Update, 6th October: this post as been modified slightly (changes indicated in red below) following an off the record phone conversation with the BBC. Details here.
One, two, three, four, five, six, seven, eight, nine, ten. Okay, now that I'm calm enough to type complete sentences...
The Telegraph's Roger Highfield reports here that the work of the greatest science communicator of our time has been denuded of evolutionary content in its Dutch "translation".
Yes, it appears that the man who opened my eyes to the wonders of plants, he who finally did justice to my favourite animal, he who has brought his considerable influence to bear on the subject of climate change, Sir David Attenborough, has been censored to suit the creationist whims of Dutch broadcaster Evangelische Omroep (no link, no way, no how). Not least of their censorship offenses, they omitted the entire 10th episode of Life of Mammals... that'd be the one about apes and man.
Fortunately for all of us, Dr Gerdien de Jong, an evolutionary biologist at Utrecht University, and Dr Hans Roskam of the University of Leiden have mounted a sophisticated counter attack.
They have organised a petition and sent letters of complaint to the BBC, and to David Attenborough (whose response is posted here). On Gert Korthof's blog Evolutie (it's in Dutch but it's still easy to spot a kindred spirit), Dr de Jong contributes a guest post (I am assuming that's what "gastbijdrage" means...) in which she painstakingly documents the offending omissions. The "changes" are also revealed on Dr de Jong's home page, complete with links to YouTube videos which expose the evidence for all to see.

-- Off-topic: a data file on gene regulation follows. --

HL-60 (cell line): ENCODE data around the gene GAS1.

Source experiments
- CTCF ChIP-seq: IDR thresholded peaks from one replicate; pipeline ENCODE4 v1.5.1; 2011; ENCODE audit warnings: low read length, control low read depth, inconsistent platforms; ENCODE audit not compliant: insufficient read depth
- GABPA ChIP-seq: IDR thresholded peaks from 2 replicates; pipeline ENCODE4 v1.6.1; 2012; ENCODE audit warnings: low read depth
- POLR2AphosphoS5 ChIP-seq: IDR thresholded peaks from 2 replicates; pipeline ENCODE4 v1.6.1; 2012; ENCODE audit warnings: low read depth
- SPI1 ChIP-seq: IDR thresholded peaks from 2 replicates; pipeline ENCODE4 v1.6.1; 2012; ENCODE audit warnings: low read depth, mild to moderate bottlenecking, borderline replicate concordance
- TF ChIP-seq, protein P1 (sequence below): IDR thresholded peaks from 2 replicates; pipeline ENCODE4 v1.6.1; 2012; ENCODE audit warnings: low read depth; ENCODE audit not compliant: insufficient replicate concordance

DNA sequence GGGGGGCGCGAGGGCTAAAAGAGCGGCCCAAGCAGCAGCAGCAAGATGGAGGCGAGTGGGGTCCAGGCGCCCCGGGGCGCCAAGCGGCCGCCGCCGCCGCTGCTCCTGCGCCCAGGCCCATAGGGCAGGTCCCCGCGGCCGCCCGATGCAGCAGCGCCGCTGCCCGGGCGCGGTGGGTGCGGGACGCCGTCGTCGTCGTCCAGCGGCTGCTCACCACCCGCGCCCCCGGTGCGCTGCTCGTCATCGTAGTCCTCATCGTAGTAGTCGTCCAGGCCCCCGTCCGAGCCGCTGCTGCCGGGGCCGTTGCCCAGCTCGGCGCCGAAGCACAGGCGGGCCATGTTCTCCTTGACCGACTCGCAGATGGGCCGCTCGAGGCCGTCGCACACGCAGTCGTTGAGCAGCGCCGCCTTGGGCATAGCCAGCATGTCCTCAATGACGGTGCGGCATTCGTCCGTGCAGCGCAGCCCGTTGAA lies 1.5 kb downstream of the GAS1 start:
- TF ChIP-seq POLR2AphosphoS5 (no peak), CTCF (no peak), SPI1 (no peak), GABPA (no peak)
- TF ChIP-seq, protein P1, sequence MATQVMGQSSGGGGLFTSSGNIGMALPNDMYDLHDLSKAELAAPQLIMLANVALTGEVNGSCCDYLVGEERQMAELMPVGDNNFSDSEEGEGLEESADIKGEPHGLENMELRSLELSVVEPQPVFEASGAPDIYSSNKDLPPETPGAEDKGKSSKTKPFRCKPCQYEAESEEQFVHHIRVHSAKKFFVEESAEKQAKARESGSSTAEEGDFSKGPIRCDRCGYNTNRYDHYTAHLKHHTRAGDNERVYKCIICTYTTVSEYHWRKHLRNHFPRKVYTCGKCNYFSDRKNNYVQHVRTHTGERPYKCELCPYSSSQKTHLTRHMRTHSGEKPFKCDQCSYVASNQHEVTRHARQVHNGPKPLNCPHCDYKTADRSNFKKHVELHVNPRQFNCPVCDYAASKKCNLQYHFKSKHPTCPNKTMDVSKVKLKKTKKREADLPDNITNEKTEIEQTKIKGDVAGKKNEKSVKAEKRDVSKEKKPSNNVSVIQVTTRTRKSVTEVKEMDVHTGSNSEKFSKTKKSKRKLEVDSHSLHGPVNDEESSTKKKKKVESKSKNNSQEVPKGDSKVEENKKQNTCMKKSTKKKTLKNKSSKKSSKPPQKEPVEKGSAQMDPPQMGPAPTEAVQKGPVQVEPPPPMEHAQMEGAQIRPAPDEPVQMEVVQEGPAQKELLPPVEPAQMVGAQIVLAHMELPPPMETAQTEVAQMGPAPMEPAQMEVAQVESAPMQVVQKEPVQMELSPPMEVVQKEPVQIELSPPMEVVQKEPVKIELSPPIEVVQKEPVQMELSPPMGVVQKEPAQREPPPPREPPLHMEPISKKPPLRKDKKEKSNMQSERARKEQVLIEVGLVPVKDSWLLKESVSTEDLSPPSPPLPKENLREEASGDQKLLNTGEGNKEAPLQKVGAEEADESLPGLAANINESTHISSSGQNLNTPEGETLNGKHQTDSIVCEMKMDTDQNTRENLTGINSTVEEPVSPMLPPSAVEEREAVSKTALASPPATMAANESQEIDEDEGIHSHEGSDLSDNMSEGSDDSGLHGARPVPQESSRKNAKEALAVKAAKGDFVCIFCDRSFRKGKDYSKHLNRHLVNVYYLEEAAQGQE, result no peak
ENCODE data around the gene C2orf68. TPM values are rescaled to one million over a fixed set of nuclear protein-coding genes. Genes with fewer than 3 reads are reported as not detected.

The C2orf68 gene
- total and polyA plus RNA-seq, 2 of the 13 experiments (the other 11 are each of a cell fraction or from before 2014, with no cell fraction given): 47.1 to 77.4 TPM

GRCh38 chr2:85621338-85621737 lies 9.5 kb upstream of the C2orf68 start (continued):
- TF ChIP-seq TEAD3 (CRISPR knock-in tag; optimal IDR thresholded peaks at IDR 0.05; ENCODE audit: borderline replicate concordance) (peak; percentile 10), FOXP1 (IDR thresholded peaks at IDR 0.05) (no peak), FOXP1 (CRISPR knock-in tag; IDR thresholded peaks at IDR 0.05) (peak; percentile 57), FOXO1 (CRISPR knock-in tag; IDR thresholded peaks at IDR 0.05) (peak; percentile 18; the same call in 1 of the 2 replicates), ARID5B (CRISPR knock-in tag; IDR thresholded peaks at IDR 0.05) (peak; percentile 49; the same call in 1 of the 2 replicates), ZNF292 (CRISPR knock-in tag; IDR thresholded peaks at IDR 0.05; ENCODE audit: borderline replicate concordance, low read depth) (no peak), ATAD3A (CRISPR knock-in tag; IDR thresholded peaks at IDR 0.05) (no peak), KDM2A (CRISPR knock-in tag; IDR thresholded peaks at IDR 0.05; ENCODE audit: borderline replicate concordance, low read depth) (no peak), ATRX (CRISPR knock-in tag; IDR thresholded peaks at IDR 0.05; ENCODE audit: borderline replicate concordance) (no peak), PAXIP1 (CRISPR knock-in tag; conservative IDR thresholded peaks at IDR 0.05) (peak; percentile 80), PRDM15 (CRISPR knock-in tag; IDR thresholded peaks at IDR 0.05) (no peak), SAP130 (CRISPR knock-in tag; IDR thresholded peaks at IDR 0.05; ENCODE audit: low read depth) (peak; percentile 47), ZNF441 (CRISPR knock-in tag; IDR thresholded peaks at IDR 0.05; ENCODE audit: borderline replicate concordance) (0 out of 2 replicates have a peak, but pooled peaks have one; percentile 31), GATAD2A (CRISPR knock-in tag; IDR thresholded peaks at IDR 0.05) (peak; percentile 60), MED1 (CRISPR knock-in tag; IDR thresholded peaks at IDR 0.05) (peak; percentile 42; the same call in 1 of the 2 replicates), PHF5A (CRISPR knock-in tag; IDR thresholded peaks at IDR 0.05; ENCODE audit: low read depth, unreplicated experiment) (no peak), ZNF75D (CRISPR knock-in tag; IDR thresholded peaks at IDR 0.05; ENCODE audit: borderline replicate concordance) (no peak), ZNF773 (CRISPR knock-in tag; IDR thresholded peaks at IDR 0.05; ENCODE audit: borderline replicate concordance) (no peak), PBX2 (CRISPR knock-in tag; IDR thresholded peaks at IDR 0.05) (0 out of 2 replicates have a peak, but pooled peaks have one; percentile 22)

But it looks like the Beeb needs a little encouragement to hurry up with mounting a proper response to this outright assault on science (not to mention their copyright). So far, their "spokesman" has only had this to say:
"BBC Worldwide takes the protection of its brands and content very seriously. With thousands of hours being sold to hundreds of networks all over the world each year, BBC Worldwide allows local broadcasters to make edits but only up to a narrow margin of five minutes per hour. Their edits were less than the margin so did not involve BBC Worldwide on this occasion."I think I need a shower.
Everyone get on the horn to BBC Worldwide (I can't find email for them) and/or email a complaint to the BBC, urging them to crack down on the Evangelische Omroep and those like them.
[There used to be a paragraph here encouraging readers to directly email BBC press officer Mark Macdonald, to whom I (and Dr de Jong) have apparently mistakenly attributed the following quotes: "this is a problem of the EO, not of the BBC", "anyone can have their own opinion" and "when a documentary is translated, there will be changes." The proper attribution of these quotes is "BBC spokesman" so it's best just to direct your complaints straight to the Beeb. Might I also remind readers that threatening language is generally counterproductive.]
Thanks to PZ Meyers for the bringing this to my rapt if somewhat disgusted attention.